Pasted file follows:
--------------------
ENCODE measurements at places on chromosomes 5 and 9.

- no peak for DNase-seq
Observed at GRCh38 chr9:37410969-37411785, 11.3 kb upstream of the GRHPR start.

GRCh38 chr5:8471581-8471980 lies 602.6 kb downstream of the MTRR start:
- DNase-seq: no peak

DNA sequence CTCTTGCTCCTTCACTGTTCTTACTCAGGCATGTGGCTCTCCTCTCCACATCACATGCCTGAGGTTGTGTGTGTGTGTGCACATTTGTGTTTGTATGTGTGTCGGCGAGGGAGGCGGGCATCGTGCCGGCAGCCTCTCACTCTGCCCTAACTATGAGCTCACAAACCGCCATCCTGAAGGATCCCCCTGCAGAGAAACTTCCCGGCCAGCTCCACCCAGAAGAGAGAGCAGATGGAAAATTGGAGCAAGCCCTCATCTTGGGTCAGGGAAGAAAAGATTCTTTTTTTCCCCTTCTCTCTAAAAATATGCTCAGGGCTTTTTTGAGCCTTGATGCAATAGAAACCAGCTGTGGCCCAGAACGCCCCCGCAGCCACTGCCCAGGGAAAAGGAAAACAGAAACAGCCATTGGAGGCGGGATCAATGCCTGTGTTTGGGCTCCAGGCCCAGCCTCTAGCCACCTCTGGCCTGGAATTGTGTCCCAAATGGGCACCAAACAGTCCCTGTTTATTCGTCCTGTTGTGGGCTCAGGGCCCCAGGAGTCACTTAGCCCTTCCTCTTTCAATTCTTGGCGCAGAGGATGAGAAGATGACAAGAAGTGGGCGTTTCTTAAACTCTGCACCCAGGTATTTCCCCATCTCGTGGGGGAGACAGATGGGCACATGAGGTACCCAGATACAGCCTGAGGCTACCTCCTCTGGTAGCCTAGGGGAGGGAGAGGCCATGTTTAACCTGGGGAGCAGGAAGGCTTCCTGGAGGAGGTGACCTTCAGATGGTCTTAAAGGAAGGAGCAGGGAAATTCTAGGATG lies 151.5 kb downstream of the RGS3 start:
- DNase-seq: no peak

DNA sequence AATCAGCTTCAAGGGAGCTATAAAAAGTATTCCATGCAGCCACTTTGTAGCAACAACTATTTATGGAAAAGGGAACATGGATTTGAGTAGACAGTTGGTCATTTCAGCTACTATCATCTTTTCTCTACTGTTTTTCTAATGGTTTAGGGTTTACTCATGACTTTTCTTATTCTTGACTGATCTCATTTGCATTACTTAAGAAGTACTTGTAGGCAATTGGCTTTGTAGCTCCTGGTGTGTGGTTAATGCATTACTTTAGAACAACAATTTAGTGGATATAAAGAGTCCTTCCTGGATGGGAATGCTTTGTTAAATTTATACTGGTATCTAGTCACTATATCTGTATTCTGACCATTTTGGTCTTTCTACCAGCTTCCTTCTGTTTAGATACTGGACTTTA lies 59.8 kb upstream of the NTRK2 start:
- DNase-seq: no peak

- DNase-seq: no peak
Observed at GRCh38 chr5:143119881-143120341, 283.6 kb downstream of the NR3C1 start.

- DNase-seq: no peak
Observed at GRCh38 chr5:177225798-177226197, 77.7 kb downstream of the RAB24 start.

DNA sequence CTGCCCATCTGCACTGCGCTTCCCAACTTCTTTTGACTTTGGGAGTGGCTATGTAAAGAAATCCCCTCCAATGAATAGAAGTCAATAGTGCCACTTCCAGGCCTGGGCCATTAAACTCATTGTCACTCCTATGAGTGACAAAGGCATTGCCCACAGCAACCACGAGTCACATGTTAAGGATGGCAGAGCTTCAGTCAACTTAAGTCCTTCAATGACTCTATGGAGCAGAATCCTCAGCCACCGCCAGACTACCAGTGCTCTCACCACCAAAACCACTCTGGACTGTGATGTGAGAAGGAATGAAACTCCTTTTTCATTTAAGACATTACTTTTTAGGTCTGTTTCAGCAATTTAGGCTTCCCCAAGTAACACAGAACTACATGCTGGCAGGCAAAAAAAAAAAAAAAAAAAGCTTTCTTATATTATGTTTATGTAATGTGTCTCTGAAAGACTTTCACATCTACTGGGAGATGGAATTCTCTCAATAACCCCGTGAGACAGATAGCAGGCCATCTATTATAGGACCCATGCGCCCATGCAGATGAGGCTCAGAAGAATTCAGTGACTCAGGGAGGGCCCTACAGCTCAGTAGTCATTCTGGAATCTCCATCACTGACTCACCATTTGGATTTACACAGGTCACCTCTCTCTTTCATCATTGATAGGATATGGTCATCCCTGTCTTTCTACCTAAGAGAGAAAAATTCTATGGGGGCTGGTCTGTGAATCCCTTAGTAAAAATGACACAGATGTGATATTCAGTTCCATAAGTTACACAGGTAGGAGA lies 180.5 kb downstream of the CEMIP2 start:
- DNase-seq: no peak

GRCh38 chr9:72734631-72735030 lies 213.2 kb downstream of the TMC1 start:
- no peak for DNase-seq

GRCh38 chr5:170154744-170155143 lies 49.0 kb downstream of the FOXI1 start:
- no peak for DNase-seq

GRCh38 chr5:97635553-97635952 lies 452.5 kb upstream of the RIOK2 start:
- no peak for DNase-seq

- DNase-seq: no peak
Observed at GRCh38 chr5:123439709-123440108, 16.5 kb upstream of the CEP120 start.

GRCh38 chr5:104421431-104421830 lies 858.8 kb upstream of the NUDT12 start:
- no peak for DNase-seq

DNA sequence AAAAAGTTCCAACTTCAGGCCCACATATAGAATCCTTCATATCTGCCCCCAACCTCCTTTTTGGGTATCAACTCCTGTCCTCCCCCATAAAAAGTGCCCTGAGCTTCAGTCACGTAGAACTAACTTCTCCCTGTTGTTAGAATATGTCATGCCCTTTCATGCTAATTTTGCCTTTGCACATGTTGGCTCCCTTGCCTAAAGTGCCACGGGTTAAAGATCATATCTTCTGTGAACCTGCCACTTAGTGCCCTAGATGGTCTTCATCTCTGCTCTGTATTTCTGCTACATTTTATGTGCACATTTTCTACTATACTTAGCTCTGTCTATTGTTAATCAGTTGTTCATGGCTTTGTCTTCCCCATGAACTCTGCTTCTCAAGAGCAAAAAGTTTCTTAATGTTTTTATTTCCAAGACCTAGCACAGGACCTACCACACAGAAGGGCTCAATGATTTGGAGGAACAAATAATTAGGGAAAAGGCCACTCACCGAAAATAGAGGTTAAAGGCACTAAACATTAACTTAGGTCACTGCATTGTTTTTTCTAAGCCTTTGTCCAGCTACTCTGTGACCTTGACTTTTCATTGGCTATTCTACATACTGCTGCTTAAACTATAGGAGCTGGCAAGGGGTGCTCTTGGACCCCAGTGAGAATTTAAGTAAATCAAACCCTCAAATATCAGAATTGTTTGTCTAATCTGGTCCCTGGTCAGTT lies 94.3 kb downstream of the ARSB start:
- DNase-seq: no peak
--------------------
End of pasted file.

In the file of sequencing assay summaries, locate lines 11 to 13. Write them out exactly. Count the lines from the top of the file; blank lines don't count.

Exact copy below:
Observed at GRCh38 chr5:143119881-143120341, 283.6 kb downstream of the NR3C1 start.

- DNase-seq: no peak
Observed at GRCh38 chr5:177225798-177226197, 77.7 kb downstream of the RAB24 start.